In every story, since goodness triumphs in the end, there is no tragedy in the Greek sense; curtain never comes down finally on corpses strewn about the stage. The sufferings of the meek and the saintly are temporary, even as the triumph of the demon is; everyone knows that. Everything is bound to come out right in the end; if not immediately, at least in a thousand or ten thousand years; if not in this world, at least in the other worlds.
Over the enormous expanse of time and space events fall into proper perspective. ... The strong man of evil continues to be reckless until he is destroyed by the tempo of his own misdeeds. Evil has in it, buried subtly, the infallable seeds of its own destruction. And however frightening a demon might seem, his doom is implied in his own evil propensities - a profoundly happy and sustaining philosophy which unfailingly appeals to our people, who never question, "How long, oh, how long, must we wait to see teh downfall of evil?"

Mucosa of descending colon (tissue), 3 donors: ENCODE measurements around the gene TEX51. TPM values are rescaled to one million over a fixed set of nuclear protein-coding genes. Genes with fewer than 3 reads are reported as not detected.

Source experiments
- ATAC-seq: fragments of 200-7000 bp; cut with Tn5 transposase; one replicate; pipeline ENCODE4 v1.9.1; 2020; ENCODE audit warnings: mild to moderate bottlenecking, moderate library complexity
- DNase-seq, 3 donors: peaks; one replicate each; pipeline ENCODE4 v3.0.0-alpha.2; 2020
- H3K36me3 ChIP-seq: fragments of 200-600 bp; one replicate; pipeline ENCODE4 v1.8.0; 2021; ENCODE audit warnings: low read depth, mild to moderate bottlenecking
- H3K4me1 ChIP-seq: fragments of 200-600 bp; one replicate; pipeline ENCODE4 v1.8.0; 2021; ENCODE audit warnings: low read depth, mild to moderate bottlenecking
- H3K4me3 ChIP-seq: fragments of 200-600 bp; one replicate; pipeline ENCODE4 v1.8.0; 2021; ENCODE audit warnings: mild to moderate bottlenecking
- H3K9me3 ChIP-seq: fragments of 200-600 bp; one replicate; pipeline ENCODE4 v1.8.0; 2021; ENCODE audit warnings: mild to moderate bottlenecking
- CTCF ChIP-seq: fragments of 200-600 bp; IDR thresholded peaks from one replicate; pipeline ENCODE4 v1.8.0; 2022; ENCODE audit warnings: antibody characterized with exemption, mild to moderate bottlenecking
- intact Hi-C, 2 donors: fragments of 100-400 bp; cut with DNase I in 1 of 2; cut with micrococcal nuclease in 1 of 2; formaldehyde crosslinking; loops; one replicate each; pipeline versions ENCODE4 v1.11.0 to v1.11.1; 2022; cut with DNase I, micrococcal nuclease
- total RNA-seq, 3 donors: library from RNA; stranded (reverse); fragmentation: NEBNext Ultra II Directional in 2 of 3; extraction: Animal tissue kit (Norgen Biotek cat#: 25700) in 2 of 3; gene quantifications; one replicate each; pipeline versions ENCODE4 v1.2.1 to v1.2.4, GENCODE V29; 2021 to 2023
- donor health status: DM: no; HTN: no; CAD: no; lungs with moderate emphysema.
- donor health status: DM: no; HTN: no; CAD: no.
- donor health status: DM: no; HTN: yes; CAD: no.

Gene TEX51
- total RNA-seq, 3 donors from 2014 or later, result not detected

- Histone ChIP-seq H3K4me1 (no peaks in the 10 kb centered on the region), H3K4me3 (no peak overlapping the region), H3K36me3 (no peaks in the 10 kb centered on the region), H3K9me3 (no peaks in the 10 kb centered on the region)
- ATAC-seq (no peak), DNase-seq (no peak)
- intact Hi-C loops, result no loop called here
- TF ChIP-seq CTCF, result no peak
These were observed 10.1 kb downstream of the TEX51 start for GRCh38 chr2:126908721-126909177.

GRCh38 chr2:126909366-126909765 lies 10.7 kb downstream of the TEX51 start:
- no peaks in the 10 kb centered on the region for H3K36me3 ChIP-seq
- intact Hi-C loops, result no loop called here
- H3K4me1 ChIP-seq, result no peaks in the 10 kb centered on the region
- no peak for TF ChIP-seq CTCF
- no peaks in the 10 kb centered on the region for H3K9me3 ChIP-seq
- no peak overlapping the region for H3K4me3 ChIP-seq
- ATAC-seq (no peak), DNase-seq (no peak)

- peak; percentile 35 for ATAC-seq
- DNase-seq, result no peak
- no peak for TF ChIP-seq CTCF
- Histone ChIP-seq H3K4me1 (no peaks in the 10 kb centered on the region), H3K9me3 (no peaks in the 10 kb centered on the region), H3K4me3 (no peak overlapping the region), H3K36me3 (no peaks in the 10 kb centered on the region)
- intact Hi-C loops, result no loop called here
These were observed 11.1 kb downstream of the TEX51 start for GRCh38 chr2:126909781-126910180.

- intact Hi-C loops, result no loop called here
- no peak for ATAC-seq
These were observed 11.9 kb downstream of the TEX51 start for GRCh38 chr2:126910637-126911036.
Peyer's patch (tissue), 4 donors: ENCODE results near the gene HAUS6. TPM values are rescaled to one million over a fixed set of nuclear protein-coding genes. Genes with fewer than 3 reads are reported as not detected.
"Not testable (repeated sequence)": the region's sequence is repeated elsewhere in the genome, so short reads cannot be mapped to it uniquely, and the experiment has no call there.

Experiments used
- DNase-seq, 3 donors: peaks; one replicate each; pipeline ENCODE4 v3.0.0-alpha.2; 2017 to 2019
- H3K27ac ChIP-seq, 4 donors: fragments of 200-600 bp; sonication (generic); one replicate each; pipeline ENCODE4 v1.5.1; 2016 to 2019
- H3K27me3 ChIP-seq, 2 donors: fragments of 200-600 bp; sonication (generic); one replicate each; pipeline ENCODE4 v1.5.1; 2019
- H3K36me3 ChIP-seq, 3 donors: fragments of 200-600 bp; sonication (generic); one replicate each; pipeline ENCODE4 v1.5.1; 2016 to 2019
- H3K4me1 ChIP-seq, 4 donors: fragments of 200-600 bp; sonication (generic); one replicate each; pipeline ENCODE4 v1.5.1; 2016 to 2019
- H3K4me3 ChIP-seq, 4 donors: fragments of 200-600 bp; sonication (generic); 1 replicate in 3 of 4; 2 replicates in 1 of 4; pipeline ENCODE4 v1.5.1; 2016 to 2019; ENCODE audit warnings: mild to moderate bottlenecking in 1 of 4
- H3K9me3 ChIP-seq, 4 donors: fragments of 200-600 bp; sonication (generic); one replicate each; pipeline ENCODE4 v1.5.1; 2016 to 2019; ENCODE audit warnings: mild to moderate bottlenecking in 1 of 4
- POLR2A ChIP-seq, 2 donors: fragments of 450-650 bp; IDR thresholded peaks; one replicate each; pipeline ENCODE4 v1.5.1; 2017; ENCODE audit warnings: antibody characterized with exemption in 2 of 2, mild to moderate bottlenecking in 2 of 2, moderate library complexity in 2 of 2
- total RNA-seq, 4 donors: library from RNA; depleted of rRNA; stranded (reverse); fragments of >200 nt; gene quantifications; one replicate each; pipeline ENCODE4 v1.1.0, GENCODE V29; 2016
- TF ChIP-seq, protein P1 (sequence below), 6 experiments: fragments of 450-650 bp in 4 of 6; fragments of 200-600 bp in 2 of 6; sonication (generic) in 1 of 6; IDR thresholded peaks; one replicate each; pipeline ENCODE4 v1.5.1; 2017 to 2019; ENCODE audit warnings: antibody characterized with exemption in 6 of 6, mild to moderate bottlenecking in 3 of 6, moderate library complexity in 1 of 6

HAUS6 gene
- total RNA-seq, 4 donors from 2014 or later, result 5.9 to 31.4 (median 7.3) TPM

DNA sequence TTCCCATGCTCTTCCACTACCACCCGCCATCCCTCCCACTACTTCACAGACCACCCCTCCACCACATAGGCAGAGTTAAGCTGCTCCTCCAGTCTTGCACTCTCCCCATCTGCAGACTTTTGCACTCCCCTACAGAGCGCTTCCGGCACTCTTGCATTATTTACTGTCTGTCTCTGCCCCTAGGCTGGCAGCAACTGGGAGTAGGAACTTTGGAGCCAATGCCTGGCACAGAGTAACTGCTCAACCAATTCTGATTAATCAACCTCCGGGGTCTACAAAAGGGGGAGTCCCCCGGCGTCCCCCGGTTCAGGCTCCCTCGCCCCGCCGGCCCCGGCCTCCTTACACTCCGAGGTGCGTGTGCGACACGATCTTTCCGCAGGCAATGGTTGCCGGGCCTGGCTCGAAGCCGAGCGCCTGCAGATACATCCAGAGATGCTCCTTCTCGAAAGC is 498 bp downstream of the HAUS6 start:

R K Narayan
The World of the Storytellers,
Gods, Demons and Others
On Junichiro Tanizaki's The Maids
2 months ago